Blogging has become a legitimate profession. There are blogging conferences, blogging communities, and endless blogging platform options.
I follow bloggers who make $5,000+ from one Instagram picture. Some feature products on their blogs and receive compensation from big-name brands. Kind of sounds like a dream job, right? People send you free stuff, you say a few nice things about it online, and you get lots of money. That’s my dream, at least.
However, blogs don’t have to be monetized, despite the many bloggers out there who do make a profit. If you’re a pastor and have never set up a blog before, we’ve outlined a few of our best practices to starting a blog for beginners.
So what’s the first step?
Decide your blog’s purpose.
- What do you want your blog to accomplish?
- Who are you trying to reach?
- What do you want your blog to share?
- Simply your sermons?
- Expanded Bible study discussion?
- Personal testimonies/stories?
- Answers to members’ questions?
- Promotion of your church or ministry?
Use your answers to come up with a mission or purpose statement. While this isn’t necessary, it’s certainly a good idea, especially as your blog grows. Your mission statement will summarize what your blog aims to achieve, so you can return to it when you’re running low on ideas.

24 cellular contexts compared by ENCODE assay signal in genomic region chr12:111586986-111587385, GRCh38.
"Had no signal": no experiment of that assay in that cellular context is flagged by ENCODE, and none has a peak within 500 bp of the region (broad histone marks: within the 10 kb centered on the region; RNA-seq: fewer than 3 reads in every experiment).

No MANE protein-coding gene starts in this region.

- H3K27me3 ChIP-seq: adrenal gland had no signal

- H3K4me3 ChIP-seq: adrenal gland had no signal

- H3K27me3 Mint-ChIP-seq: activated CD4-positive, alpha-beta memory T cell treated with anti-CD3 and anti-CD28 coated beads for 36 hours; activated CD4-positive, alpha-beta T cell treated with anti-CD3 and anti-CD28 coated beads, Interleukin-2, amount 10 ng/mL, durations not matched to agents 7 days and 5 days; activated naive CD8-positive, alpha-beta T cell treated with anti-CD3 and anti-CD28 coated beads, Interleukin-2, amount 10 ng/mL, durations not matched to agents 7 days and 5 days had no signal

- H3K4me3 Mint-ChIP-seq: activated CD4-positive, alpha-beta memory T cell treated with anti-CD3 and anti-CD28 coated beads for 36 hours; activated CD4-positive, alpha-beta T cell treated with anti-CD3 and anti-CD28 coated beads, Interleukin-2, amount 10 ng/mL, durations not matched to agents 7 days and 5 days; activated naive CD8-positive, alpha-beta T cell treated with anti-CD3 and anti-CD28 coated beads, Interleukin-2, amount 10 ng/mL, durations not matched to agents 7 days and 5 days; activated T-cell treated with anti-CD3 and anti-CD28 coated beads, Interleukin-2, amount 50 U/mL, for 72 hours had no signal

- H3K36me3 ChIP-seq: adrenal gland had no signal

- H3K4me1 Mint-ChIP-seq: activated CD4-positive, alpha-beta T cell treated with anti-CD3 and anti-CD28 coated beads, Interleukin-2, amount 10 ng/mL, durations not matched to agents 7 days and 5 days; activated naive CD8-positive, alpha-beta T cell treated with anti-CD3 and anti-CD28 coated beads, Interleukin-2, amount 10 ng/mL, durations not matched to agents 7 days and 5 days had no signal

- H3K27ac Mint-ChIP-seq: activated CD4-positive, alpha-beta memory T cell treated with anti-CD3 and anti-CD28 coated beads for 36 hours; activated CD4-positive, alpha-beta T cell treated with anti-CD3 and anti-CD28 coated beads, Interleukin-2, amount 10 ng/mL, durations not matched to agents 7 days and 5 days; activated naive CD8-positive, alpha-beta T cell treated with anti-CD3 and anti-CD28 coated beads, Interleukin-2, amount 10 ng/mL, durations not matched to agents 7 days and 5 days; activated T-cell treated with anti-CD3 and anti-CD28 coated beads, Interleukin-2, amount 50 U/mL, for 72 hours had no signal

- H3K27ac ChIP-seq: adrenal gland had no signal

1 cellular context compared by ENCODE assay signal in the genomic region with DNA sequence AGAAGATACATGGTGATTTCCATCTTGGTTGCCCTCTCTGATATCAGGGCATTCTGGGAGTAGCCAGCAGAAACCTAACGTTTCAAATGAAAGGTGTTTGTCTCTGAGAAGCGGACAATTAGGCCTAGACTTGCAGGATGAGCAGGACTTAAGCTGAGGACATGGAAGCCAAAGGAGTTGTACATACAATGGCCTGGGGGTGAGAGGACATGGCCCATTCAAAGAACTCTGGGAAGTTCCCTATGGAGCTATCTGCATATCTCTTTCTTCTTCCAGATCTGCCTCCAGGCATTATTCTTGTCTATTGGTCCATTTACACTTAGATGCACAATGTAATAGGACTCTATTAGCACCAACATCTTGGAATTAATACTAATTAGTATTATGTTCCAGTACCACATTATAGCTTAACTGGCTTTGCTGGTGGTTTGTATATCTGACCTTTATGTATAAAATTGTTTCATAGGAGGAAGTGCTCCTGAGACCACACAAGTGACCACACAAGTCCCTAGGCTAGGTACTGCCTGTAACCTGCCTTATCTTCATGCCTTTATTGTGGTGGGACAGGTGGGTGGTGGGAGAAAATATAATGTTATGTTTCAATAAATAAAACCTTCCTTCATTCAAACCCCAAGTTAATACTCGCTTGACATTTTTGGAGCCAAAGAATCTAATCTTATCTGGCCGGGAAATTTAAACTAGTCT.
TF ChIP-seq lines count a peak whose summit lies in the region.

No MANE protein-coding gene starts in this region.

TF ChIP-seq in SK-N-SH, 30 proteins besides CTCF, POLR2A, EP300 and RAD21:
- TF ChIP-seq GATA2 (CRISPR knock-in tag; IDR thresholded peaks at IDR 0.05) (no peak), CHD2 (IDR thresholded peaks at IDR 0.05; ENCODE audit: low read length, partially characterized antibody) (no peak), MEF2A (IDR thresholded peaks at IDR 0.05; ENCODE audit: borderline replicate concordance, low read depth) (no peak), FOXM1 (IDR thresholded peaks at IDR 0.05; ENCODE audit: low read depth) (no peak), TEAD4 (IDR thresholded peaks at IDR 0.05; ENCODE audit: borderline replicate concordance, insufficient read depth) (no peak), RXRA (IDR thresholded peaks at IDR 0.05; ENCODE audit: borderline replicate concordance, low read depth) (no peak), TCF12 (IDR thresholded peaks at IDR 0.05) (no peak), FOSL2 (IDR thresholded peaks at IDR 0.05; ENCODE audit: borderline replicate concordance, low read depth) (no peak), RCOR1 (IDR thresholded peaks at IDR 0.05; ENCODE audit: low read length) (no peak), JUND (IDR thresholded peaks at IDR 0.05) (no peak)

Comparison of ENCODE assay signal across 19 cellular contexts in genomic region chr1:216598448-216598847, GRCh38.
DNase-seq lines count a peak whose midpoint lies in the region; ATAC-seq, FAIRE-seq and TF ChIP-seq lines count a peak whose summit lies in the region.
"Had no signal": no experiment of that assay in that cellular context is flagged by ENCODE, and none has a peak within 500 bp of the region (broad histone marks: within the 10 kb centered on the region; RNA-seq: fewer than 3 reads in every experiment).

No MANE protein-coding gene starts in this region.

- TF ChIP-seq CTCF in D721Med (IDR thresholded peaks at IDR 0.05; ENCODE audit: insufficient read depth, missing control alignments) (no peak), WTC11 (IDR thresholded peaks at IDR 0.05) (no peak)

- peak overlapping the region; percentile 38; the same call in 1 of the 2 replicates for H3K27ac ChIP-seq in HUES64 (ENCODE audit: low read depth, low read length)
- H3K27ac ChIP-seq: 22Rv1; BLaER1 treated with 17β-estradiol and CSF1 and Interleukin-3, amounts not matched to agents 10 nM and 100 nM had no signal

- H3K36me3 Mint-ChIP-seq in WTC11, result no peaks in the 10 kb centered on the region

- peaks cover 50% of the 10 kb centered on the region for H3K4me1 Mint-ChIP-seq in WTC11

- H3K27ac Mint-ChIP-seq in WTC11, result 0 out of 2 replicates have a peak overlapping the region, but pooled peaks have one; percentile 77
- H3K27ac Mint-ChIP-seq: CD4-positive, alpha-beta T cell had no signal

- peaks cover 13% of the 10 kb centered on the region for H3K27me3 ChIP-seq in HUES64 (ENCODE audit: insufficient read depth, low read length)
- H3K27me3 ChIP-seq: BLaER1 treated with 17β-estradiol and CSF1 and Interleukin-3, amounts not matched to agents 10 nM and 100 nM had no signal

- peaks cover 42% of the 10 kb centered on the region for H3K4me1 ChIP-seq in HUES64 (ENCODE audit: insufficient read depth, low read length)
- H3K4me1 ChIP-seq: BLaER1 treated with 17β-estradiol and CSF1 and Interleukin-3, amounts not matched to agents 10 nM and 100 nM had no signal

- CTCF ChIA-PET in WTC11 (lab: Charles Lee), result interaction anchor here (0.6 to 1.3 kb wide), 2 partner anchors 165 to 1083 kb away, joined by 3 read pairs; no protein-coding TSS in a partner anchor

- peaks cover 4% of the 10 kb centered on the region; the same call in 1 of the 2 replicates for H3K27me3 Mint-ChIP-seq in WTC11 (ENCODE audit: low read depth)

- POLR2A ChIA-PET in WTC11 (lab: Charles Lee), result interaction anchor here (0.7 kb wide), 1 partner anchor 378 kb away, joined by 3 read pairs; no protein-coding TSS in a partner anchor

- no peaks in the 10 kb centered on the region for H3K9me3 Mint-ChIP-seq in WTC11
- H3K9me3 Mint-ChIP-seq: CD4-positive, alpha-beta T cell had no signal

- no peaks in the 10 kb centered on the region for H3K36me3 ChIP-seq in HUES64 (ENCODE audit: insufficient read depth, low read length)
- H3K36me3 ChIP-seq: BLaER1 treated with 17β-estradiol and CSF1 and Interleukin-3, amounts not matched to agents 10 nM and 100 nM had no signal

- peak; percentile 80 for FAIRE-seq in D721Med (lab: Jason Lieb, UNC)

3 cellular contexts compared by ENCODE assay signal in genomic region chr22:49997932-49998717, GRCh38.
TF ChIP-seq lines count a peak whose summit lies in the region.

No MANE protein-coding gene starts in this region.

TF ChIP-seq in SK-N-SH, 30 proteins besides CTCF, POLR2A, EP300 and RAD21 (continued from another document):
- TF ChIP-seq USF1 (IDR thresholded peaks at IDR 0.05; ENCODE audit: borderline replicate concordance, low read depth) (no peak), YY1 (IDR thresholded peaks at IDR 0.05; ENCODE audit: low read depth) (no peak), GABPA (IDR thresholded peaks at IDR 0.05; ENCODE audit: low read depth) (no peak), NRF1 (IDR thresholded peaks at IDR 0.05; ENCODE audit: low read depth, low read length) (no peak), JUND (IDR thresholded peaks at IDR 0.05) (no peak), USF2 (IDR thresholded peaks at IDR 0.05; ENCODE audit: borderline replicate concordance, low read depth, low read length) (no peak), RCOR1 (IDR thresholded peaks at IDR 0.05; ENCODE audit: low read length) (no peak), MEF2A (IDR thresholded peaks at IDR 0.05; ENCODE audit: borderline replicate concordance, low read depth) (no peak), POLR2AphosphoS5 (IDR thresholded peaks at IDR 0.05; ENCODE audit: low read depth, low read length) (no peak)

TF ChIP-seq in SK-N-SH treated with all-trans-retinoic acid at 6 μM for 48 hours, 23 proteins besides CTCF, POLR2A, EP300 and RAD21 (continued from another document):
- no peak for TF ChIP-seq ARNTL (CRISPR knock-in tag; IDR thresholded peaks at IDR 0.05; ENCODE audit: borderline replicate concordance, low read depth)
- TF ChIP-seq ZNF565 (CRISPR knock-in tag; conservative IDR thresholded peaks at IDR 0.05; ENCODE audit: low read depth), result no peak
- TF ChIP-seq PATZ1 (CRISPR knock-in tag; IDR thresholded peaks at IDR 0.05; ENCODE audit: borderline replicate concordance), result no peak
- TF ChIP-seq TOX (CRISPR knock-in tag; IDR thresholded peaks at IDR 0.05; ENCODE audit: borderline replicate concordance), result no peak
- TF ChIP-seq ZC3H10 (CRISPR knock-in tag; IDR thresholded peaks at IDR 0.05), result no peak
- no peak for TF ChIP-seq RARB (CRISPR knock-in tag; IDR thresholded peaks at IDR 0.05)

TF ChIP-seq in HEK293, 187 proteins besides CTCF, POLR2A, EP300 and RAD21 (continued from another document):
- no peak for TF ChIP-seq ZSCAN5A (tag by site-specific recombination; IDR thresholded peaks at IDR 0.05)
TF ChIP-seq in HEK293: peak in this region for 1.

After you’ve narrowed down your purpose, find a platform that meets your needs. There are a plethora of website platforms, and, in that abundant pool, quite a few are free.
A popular option, WordPress, offers a ton of free themes, allows for endless customization, and provides easy-to-use functions. You can buy your own domain (to avoid “.wordpress.com” after your website name), but it’s not a necessity. Michael Hyatt has a great video tutorial on how to set up your WordPress site.
Blogger, powered by Google, is another contender for the most popular blog platform. Along with an abundance of free themes, Blogger offers the ability to use Google AdSense to help your blog gain revenue by placing relevant ads on your page. If you choose to use Blogger, wikihow offers step-by-step instructions to set up your blog.
Your church website might also have the ability to host your blog. This is great if you want to connect your blog with your church (so it’s not solely personal). Website builders such as Church360° Unite can create feeds where you can create and publish your blog posts and upload audio or video files.
This blog post is an excerpt from our ebook “Why Pastors Should Blog.” Download the free ebook by clicking the button below!